UCL Tear/Tommy John Injury
Has it become difficult to throw a ball or hold a racket? Our experts will diagnose and fix your elbow injury. You may know ulnar collateral injury as a "Tommy John" injury. It's commonly called that after the baseball player who first had the surgery used to repair an UCL tear. Our orthopedic experts help you weigh the pros and cons of the full range of treatment options.
In the elbow joint, the ulnar collateral ligament (UCL) holds the lower arm and upper arm bones together. A UCL injury occurs from a sport that involves throwing or racket holding. An initial symptom is pain on the inside of your arm, from elbow to wrist. This can become a chronic condition, if it's not treated promptly. Rest, rehabilitation and/or surgery help relieve pain.
More About UCL Tears/Tommy John Injury
You may have damage to the primary elbow ligament, called the ulnar collateral ligament, if you have these symptoms:
- Arm pain with overhead motions (such as throwing)
- Pain or tenderness on the inside of your elbow
- Minor swelling on along the inside of your arm extending from the elbow
- Numbness or tingling in your arm or elbow
This type of elbow injury is commonly associated with baseball athletes. It's often referred to by the nickname to its treatment, as a Tommy John injury. The name came after the first such surgery was performed on a major league baseball player named Tommy John. The name stuck,since most Tommy John surgeries to fix elbows torn in sports-related injuries are being performed on teenagers, especially baseball pitchers, and the numbers are rising every year, a new study reports.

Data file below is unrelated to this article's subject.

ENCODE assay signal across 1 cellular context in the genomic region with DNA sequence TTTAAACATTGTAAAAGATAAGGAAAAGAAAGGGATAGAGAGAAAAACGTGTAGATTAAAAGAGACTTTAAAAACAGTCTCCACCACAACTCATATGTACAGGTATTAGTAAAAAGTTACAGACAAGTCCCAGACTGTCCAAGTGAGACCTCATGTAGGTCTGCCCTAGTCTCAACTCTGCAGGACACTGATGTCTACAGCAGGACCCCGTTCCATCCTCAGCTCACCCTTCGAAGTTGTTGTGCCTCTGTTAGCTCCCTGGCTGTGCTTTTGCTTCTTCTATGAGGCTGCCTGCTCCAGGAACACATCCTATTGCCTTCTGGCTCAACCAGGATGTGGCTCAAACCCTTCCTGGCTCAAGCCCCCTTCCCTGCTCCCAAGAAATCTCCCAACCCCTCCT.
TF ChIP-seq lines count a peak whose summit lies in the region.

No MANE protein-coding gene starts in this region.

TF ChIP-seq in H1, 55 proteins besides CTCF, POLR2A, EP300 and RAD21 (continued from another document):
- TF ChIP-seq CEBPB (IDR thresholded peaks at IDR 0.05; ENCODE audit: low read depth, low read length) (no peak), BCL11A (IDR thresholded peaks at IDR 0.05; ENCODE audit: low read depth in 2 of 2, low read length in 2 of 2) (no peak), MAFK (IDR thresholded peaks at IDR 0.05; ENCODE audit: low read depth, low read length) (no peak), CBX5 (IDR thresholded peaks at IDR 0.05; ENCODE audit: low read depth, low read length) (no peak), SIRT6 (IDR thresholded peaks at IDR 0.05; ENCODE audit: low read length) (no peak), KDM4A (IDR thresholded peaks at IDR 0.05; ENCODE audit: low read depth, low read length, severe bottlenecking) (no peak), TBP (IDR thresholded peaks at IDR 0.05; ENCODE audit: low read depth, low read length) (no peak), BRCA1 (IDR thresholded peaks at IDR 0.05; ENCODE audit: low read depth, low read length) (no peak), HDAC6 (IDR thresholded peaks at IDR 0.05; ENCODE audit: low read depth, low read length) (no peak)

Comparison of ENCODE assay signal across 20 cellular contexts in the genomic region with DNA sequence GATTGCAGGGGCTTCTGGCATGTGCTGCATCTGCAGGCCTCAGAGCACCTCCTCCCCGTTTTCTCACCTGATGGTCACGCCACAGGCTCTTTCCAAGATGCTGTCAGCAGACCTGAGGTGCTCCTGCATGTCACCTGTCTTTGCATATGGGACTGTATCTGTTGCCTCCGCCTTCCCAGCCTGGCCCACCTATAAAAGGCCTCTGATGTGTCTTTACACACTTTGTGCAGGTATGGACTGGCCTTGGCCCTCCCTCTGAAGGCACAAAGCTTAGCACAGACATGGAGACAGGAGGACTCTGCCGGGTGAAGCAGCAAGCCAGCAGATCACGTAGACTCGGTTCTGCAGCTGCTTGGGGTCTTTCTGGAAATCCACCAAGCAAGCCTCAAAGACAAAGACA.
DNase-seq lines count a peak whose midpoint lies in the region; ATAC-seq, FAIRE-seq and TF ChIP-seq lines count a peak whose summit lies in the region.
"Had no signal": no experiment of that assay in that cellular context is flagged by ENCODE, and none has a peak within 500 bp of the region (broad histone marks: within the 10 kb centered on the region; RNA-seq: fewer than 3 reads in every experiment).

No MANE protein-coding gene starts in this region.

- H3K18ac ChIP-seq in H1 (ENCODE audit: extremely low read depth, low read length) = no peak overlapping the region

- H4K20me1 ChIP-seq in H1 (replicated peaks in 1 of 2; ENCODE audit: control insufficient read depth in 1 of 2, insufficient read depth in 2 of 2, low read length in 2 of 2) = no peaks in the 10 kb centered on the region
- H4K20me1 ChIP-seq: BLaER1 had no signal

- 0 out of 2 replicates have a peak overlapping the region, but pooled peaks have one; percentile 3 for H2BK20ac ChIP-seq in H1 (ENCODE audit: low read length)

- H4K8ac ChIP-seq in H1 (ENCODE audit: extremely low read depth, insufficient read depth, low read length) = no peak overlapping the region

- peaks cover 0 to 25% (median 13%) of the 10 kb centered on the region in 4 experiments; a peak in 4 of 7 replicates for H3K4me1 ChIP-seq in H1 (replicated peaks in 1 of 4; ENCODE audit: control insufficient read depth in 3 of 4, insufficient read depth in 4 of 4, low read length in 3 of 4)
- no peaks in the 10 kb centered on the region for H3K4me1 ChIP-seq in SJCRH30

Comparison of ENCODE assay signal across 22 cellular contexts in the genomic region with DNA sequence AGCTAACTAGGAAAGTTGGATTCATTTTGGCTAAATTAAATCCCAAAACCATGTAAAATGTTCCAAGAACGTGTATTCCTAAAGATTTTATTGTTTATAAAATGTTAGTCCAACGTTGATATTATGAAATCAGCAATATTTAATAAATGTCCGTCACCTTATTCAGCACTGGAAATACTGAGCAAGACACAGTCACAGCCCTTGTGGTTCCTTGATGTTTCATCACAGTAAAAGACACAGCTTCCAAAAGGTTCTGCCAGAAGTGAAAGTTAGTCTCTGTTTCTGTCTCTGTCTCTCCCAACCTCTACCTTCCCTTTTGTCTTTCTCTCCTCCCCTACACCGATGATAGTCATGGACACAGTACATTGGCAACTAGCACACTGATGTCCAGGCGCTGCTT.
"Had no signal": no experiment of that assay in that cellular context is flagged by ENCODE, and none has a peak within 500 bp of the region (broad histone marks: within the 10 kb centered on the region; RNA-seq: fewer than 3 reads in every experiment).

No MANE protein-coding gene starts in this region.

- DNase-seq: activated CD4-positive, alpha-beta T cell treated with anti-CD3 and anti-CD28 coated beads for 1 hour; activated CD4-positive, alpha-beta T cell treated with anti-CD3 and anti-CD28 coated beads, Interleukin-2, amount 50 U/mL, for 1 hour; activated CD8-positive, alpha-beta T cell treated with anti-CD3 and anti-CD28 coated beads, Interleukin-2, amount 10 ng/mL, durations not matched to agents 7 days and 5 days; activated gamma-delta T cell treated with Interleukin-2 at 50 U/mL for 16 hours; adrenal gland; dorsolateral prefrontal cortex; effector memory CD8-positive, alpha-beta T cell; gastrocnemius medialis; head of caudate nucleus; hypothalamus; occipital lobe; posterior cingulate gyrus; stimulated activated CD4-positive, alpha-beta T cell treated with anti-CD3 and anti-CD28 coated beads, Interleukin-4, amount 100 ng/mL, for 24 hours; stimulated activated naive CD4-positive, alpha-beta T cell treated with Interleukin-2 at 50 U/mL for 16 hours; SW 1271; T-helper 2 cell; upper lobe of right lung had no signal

Tommy John surgery fixes a torn ulnar collateral ligament, or UCL. The UCL is located on the inside of the elbow and connects the bone of the upper arm to a bone in the forearm.
Treatment for Ulnar Collateral Ligament Tears
If you are facing treatment for a tear in your ulnar collateral ligament (UCL) in your elbow, you may be an athlete who throws, such as a baseball pitcher. For professional or competitive athletes, surgical repair is often desired. For recreational players and everyone else with UCL injuries, there are more conservative options to consider first. Many UCL tears heal with medicine, physical therapy and rest. If the problem persists, there are several surgical options that may help.
Our award-winning team includes every orthopedic specialist, surgeon and everyone in between that you could need for your best care.